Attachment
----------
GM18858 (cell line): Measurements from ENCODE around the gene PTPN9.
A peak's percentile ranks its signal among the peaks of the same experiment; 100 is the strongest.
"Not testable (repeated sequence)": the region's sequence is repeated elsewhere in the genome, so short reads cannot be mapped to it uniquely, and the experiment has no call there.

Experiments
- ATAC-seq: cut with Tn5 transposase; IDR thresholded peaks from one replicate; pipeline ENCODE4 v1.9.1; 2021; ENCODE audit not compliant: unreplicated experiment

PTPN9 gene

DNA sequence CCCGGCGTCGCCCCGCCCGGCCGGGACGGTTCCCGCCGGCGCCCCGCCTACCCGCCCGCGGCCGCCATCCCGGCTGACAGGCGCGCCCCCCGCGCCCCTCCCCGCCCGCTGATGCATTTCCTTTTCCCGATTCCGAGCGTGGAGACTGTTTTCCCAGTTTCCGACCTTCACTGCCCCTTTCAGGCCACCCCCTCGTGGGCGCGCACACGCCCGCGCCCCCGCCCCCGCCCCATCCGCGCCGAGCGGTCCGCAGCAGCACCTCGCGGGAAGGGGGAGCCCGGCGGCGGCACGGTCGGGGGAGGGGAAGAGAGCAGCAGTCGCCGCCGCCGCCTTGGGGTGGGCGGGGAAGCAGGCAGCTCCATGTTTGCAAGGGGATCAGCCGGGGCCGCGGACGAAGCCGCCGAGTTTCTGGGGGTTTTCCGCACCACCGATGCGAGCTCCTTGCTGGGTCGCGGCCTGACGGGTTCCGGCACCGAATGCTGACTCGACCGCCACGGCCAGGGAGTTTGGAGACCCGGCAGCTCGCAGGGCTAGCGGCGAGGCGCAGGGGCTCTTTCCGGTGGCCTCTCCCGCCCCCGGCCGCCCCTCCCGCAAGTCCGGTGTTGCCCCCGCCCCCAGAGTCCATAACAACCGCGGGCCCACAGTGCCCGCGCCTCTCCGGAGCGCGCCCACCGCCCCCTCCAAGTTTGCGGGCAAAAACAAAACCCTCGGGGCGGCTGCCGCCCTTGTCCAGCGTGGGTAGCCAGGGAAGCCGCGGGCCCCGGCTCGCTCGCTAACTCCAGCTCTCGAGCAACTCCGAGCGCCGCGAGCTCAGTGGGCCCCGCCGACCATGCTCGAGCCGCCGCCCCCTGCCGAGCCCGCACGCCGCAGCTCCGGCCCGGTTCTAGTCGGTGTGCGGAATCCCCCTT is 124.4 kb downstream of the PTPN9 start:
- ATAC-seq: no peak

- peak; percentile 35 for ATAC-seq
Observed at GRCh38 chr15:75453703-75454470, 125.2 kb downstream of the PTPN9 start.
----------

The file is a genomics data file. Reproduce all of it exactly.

GM18858 (cell line): Measurements from ENCODE around the gene PTPN9.
A peak's percentile ranks its signal among the peaks of the same experiment; 100 is the strongest.
"Not testable (repeated sequence)": the region's sequence is repeated elsewhere in the genome, so short reads cannot be mapped to it uniquely, and the experiment has no call there.

Experiments
- ATAC-seq: cut with Tn5 transposase; IDR thresholded peaks from one replicate; pipeline ENCODE4 v1.9.1; 2021; ENCODE audit not compliant: unreplicated experiment

PTPN9 gene

DNA sequence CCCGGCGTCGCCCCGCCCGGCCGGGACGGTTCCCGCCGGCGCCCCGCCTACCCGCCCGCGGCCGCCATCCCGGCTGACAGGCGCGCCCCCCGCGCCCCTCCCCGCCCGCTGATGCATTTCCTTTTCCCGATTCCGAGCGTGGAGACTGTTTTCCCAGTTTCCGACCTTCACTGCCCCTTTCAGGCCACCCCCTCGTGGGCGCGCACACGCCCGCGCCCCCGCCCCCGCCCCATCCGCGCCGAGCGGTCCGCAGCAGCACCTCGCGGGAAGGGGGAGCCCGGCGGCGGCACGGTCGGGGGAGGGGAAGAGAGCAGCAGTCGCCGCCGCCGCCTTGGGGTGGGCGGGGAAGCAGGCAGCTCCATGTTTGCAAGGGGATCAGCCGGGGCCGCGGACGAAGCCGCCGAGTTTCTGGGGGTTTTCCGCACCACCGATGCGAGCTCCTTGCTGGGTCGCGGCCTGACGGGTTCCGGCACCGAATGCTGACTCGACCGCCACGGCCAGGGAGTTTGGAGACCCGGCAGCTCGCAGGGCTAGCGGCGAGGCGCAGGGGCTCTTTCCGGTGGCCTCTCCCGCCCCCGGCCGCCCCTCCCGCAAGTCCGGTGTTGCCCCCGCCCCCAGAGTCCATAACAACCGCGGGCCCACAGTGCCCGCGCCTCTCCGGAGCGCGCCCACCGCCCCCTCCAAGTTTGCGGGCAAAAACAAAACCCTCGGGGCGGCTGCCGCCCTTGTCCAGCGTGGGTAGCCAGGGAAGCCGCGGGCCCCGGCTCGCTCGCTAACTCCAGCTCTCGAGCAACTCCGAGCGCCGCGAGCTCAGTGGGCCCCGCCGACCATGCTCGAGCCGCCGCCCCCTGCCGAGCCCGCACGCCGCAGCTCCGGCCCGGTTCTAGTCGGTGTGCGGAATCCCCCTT is 124.4 kb downstream of the PTPN9 start:
- ATAC-seq: no peak

- peak; percentile 35 for ATAC-seq
Observed at GRCh38 chr15:75453703-75454470, 125.2 kb downstream of the PTPN9 start.